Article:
Dr. Bloland: We've been working very hard, as Dr. Sizemore mentioned, to stand up and implement a public health surveillance system. The surveillance system is really designed to do a couple of major things. The first thing is to give us the ability to rapidly detect the emergence of potential outbreaks of infectious disease that might arise from the breakdown of the public health system here in Haiti and the crowding that has occurred as populations have left their homes or lost their homes and moved to temporary shelters.

The second part of that public health surveillance system is really trying to get a sense of the impact of the earthquake. We'll go on to continue to collect information about trauma cases and complications of trauma cases.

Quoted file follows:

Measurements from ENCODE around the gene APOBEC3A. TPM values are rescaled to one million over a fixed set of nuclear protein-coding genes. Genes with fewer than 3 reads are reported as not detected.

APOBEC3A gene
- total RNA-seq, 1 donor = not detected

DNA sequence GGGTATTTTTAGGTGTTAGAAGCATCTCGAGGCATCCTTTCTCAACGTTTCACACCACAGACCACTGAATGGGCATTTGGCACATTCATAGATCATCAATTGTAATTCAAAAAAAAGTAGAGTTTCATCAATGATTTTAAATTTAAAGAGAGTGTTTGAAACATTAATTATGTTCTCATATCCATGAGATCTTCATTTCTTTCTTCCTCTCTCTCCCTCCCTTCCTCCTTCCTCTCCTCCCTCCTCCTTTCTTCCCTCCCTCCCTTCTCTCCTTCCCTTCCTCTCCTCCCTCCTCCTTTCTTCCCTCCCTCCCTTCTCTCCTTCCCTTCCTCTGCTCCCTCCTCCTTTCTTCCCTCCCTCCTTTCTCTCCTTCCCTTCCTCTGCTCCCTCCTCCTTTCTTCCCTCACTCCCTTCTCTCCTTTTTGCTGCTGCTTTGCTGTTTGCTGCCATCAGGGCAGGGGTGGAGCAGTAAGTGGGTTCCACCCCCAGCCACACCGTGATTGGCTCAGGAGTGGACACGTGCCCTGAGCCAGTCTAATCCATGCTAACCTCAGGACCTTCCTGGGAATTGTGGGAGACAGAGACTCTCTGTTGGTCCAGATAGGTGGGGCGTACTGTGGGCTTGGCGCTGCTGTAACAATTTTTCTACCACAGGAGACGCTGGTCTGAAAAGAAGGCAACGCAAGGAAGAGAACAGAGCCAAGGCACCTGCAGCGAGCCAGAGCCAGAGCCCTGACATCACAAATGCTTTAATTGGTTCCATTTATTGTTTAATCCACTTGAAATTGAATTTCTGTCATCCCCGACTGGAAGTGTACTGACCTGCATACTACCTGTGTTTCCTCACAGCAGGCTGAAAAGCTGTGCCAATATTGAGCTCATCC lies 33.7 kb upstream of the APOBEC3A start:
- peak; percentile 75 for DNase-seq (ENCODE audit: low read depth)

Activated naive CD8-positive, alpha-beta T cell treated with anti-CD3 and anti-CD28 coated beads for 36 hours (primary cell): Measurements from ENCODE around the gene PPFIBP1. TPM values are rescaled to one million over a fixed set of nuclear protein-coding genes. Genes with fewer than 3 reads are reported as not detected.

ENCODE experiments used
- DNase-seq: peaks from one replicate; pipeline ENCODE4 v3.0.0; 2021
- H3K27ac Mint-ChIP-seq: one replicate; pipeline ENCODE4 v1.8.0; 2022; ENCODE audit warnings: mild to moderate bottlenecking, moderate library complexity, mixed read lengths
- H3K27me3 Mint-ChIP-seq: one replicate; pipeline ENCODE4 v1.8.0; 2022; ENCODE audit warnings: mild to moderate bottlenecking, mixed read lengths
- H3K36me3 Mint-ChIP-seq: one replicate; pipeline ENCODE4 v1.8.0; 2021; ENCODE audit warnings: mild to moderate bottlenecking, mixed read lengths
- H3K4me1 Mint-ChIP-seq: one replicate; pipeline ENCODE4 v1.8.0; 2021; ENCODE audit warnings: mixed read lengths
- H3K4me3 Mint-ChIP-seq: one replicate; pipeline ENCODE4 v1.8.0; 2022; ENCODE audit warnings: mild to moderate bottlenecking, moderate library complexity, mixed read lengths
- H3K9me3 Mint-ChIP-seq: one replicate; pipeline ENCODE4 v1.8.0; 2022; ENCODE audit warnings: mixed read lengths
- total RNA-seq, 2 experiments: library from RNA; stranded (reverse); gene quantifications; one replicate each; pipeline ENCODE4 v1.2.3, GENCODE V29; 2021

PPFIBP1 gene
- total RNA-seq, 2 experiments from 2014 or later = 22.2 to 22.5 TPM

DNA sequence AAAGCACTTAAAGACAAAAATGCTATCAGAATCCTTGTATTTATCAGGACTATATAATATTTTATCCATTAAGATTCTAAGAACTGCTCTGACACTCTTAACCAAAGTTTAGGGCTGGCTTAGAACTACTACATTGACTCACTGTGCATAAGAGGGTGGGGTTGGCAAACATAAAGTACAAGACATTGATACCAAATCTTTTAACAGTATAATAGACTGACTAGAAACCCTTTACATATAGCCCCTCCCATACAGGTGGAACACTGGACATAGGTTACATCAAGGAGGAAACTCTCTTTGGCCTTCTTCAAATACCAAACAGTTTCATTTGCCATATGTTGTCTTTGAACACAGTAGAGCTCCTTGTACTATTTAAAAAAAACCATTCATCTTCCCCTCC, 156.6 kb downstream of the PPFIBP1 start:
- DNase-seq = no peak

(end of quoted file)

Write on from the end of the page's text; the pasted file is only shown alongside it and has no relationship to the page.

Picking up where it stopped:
The third little component is really to try and assess the impact of the earthquake on provisions of ongoing services to chronically ill patients. Things like chronic heart disease, TB, tuberculosis treatment, and treatment for HIV. We hope together these things will not only give us a sense of the impact for planning purposes, but also allow us to have the ability to detect new disease outbreaks and deal with them rapidly and try to limit their impact.

Mr. Duguid: Thank you, gentlemen. We are now ready to take your questions.

Question: [Jeff Schuegel, Stars and Stripes].

I'm wondering, with the combination of dead bodies and tropical heat, what is the possibility of a cholera epidemic?